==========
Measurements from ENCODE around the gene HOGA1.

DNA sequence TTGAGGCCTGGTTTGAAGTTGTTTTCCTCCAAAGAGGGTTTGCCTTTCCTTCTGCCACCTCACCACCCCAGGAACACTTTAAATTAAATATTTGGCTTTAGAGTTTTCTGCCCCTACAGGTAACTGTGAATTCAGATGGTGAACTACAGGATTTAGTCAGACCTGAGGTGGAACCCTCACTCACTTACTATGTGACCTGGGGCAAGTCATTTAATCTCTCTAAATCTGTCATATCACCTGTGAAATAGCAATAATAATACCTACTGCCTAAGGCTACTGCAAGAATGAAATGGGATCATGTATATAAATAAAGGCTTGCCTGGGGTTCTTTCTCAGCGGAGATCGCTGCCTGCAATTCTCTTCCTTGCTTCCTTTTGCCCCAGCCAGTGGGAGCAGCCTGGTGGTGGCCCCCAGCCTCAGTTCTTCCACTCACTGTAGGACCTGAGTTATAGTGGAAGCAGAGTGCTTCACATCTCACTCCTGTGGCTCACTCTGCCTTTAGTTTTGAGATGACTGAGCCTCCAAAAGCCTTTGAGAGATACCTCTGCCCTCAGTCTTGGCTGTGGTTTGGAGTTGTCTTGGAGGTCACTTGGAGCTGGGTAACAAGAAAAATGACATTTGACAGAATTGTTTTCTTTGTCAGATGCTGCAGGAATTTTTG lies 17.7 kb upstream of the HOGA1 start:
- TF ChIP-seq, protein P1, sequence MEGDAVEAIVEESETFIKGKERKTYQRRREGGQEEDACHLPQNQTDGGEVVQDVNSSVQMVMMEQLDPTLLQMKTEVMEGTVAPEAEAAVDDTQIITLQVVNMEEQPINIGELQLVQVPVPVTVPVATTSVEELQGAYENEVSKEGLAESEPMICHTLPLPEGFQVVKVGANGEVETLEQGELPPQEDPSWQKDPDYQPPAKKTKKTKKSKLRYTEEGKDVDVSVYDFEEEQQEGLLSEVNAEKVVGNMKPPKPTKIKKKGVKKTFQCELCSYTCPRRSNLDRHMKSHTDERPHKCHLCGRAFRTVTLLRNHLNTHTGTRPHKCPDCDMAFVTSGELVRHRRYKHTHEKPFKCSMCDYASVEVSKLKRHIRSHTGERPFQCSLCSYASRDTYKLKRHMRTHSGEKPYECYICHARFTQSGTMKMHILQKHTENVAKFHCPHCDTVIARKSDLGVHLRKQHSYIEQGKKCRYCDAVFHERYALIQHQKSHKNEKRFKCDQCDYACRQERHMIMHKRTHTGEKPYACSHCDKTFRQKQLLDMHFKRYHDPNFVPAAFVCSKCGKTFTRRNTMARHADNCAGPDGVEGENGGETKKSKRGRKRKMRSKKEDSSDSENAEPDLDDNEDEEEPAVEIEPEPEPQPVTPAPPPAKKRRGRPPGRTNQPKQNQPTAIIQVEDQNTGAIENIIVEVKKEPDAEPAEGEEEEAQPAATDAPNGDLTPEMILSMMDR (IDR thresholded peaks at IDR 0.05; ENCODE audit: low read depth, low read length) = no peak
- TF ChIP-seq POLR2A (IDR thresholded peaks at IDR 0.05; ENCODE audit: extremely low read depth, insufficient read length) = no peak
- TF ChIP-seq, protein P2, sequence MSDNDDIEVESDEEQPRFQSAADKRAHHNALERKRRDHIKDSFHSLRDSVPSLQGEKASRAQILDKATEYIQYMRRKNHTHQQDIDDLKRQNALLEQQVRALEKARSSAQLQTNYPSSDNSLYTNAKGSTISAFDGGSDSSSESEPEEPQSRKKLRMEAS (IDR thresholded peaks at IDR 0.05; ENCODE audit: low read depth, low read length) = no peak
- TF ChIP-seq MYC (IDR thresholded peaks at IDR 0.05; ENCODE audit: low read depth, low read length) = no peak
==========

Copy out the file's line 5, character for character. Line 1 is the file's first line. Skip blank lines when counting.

- TF ChIP-seq, protein P2, sequence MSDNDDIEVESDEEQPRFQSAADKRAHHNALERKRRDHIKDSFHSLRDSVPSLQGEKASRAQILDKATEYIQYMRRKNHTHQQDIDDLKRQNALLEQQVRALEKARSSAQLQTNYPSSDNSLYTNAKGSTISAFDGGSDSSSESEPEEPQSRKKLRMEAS (IDR thresholded peaks at IDR 0.05; ENCODE audit: low read depth, low read length) = no peak